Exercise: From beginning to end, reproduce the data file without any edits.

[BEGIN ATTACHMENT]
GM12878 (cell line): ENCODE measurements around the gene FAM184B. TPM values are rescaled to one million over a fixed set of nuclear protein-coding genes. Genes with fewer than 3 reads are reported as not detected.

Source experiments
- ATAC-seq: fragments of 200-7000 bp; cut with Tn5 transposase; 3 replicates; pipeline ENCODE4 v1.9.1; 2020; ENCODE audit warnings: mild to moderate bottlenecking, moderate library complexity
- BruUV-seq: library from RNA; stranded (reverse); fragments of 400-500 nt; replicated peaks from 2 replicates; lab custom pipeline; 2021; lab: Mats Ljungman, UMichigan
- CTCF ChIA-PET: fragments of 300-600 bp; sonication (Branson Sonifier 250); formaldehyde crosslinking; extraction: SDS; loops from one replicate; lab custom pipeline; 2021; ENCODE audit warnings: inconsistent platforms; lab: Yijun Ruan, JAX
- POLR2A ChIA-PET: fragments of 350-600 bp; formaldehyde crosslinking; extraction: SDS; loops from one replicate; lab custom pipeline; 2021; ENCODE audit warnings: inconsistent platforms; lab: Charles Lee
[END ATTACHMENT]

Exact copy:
GM12878 (cell line): ENCODE measurements around the gene FAM184B. TPM values are rescaled to one million over a fixed set of nuclear protein-coding genes. Genes with fewer than 3 reads are reported as not detected.

Source experiments
- ATAC-seq: fragments of 200-7000 bp; cut with Tn5 transposase; 3 replicates; pipeline ENCODE4 v1.9.1; 2020; ENCODE audit warnings: mild to moderate bottlenecking, moderate library complexity
- BruUV-seq: library from RNA; stranded (reverse); fragments of 400-500 nt; replicated peaks from 2 replicates; lab custom pipeline; 2021; lab: Mats Ljungman, UMichigan
- CTCF ChIA-PET: fragments of 300-600 bp; sonication (Branson Sonifier 250); formaldehyde crosslinking; extraction: SDS; loops from one replicate; lab custom pipeline; 2021; ENCODE audit warnings: inconsistent platforms; lab: Yijun Ruan, JAX
- POLR2A ChIA-PET: fragments of 350-600 bp; formaldehyde crosslinking; extraction: SDS; loops from one replicate; lab custom pipeline; 2021; ENCODE audit warnings: inconsistent platforms; lab: Charles Lee